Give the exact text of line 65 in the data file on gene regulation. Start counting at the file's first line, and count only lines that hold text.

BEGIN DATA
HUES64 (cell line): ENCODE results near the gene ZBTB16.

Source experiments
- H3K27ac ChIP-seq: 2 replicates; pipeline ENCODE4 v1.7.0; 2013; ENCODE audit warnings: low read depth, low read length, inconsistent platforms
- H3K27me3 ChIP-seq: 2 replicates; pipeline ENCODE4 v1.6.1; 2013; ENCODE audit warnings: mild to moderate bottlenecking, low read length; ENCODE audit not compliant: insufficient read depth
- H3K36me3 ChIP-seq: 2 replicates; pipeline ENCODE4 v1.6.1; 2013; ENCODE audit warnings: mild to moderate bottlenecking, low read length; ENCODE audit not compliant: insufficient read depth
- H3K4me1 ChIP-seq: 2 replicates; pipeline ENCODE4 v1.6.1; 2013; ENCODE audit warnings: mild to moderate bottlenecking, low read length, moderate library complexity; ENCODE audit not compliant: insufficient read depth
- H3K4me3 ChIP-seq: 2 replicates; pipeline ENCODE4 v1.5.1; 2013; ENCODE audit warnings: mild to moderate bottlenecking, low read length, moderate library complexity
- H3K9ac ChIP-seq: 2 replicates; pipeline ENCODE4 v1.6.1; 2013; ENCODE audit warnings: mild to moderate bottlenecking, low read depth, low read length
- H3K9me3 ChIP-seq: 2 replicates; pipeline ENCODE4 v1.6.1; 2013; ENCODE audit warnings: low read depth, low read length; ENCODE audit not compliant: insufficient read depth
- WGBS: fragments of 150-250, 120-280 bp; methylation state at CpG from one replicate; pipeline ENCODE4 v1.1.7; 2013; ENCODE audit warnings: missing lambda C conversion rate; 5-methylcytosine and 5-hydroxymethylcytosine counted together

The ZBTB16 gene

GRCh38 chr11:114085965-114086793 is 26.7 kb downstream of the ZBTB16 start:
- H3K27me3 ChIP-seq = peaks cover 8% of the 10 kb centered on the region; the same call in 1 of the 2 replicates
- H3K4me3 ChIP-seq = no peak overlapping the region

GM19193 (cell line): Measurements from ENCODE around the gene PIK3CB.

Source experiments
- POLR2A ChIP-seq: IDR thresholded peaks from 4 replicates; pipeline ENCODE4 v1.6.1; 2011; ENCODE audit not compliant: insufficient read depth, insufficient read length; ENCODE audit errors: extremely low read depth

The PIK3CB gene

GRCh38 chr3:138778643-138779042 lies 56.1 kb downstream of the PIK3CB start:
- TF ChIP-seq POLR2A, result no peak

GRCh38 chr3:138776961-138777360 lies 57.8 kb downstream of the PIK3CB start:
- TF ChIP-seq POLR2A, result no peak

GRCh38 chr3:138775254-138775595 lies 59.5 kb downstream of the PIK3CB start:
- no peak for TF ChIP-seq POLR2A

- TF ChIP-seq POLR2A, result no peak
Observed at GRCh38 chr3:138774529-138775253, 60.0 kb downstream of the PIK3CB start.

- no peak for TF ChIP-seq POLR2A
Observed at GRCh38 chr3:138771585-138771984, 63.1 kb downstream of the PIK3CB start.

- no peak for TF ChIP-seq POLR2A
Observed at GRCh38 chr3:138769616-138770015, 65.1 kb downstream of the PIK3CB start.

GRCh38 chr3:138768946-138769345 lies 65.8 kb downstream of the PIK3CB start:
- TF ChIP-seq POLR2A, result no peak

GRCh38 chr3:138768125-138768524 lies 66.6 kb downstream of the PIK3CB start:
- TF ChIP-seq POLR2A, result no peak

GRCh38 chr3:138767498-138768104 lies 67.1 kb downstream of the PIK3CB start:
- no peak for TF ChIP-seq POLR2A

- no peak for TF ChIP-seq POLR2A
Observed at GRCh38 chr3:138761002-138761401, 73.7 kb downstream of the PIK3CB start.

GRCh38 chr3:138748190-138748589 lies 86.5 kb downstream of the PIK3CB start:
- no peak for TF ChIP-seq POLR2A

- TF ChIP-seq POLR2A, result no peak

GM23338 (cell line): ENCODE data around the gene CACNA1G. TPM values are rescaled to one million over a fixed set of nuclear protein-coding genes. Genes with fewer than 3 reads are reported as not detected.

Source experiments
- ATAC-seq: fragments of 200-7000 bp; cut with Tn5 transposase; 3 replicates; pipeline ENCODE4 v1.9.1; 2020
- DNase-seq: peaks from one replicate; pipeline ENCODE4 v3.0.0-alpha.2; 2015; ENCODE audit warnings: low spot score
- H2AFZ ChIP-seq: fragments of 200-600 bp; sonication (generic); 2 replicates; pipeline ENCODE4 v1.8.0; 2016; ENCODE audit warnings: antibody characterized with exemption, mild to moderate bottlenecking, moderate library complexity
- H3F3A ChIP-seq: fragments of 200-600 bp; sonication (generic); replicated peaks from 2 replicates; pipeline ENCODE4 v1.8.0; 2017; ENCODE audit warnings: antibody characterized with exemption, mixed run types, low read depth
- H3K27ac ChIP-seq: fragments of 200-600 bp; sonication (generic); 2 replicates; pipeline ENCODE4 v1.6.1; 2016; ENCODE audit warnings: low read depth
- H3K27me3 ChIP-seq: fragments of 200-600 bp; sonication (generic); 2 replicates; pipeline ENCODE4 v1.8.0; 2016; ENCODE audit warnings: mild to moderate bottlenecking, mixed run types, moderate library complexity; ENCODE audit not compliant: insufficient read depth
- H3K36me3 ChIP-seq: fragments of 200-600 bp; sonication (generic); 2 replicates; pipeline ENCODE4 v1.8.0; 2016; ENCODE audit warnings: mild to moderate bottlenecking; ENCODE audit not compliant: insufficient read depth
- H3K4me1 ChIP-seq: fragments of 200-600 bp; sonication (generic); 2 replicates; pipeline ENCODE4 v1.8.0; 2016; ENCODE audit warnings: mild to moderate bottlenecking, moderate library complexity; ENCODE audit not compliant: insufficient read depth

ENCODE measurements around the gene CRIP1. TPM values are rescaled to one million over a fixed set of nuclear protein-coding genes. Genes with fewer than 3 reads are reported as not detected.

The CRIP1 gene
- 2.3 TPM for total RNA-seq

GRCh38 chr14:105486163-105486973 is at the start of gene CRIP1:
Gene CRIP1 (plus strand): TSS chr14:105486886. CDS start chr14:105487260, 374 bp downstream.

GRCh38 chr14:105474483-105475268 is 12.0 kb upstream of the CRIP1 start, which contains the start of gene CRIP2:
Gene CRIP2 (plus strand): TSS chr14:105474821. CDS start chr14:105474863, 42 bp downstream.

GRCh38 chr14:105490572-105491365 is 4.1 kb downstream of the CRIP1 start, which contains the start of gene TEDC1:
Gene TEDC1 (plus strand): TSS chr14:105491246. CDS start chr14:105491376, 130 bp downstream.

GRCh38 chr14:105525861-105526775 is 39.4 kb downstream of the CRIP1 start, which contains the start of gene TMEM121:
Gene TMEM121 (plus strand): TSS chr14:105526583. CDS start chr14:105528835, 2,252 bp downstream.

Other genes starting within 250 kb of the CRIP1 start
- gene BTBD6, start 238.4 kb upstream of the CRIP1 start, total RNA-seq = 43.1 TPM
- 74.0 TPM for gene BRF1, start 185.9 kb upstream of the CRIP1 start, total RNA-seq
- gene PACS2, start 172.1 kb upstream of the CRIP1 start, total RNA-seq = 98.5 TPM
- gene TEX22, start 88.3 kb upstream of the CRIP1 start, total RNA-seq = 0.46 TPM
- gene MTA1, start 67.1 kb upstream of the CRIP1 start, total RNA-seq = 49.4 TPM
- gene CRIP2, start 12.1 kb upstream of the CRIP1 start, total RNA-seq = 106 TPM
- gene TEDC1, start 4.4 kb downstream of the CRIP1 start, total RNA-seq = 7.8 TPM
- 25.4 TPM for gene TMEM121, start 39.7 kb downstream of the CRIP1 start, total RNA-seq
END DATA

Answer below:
- 74.0 TPM for gene BRF1, start 185.9 kb upstream of the CRIP1 start, total RNA-seq